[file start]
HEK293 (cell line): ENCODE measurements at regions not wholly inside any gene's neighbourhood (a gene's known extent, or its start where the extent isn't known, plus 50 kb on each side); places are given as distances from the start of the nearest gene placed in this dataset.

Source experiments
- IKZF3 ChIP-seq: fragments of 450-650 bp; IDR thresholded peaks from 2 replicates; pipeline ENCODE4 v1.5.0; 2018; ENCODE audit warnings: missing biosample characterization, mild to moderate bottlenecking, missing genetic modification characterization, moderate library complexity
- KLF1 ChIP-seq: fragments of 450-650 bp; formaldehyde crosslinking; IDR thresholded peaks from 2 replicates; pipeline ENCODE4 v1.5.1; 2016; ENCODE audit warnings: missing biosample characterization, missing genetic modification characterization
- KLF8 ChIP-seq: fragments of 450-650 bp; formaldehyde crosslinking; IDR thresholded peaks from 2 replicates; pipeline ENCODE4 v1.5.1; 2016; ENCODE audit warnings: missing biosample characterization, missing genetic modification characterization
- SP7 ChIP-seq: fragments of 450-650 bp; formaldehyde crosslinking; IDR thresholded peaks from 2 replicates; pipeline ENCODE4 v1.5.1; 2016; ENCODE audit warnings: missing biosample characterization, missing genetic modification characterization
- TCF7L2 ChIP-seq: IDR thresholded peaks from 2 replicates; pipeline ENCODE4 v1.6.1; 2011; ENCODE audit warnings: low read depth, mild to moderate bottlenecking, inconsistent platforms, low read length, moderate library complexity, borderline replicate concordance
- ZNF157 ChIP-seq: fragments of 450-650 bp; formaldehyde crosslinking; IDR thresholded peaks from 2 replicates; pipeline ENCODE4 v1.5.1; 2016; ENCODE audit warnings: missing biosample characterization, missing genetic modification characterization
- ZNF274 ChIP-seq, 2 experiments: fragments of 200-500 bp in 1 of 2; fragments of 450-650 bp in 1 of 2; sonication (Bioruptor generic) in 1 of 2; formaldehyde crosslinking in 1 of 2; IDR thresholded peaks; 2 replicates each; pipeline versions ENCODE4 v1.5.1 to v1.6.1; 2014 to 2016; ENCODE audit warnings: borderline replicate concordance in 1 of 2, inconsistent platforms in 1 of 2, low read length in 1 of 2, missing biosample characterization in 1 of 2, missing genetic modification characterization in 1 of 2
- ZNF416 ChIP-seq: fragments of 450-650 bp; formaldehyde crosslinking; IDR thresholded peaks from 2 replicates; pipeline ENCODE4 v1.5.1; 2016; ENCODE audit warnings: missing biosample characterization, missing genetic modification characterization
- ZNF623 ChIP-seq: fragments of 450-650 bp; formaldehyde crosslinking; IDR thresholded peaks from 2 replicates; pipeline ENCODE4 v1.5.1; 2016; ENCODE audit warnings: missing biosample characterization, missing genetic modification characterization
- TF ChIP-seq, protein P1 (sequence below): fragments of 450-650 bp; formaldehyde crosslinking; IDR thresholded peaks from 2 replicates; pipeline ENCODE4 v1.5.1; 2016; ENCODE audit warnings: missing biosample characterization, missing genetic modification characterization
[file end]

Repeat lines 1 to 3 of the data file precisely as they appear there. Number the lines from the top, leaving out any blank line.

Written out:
HEK293 (cell line): ENCODE measurements at regions not wholly inside any gene's neighbourhood (a gene's known extent, or its start where the extent isn't known, plus 50 kb on each side); places are given as distances from the start of the nearest gene placed in this dataset.

Source experiments
- IKZF3 ChIP-seq: fragments of 450-650 bp; IDR thresholded peaks from 2 replicates; pipeline ENCODE4 v1.5.0; 2018; ENCODE audit warnings: missing biosample characterization, mild to moderate bottlenecking, missing genetic modification characterization, moderate library complexity